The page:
Tunisia declared on Monday that marine guards had stopped 19 boats transporting a total of 246 people trying to pass from the North African nation to Europe overnight just Saturday to Sunday. The interior ministry reported that the majority of those intercepted were Tunisians, and only 29 people came from other countries.
Actually, thousands of people risk daily by crossing from North Africa’s coasts to arrive in Europe. For Tunisia, which is a small Mediterranean country with a population of around 11 million, there is a clear reduction in the number of people trying to cross in a dangerous way in 2011.
However, the number started increasing again in 2017, partially due to the stressed economy and deep variations in the country, after almost a decade of the revolution that a lot of people expected would make a change.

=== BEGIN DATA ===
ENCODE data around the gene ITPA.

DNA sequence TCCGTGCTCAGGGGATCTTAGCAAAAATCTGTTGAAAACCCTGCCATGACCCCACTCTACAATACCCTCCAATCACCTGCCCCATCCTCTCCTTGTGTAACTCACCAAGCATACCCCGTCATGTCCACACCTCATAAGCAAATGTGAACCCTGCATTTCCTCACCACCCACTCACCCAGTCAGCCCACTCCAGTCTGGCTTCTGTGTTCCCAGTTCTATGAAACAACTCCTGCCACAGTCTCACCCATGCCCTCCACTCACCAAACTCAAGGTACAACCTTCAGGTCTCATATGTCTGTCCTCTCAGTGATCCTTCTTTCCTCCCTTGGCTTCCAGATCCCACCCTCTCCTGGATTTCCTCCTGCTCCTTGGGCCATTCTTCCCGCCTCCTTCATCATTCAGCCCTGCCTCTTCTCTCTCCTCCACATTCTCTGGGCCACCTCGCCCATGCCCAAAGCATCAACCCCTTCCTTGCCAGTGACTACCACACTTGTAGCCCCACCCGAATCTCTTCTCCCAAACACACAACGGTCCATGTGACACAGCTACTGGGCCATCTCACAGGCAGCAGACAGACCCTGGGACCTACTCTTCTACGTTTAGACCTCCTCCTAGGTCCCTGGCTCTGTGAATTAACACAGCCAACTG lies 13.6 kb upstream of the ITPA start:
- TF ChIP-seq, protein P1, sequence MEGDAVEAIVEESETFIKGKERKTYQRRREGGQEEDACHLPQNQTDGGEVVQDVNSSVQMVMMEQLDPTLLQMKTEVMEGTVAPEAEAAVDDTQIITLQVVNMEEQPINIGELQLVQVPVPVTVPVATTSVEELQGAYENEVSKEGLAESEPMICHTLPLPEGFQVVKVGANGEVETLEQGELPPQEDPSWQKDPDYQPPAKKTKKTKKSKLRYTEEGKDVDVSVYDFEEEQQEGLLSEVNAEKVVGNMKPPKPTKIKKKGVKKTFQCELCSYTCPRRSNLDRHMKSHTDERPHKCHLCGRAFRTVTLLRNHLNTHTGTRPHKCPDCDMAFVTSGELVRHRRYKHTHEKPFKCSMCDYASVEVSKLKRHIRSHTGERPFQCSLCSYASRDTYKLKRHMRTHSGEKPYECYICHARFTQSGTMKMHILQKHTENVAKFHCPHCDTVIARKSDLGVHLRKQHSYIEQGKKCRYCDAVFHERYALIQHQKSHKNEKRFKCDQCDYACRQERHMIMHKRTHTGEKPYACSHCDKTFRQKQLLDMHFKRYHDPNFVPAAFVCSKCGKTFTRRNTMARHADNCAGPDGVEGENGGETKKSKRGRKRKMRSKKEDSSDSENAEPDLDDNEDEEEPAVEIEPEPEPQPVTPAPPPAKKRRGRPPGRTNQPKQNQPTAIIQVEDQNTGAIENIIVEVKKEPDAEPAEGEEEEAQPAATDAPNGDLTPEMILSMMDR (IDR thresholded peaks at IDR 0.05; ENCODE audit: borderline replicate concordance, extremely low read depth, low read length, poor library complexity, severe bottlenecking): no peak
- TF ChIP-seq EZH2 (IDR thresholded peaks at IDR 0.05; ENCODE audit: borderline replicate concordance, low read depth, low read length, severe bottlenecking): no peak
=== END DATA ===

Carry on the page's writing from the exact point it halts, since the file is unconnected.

In fact, Tunisia is now fighting the high percentage of unemployment and political weakness, and measures to stop the propagation of the novel coronavirus also affected its economy.
According to interior ministry figures, about 8,580 people have been intercepted when they attempt to cross the Mediterranean from the country’s coasts this year, while three-quarters of them were Tunisians. Indeed, several try to arrive in Italy that has been fighting to deal with quotidian arrivals of hundreds of people to its southern coasts, and it declared last month some plans to repatriate Tunisian migrants.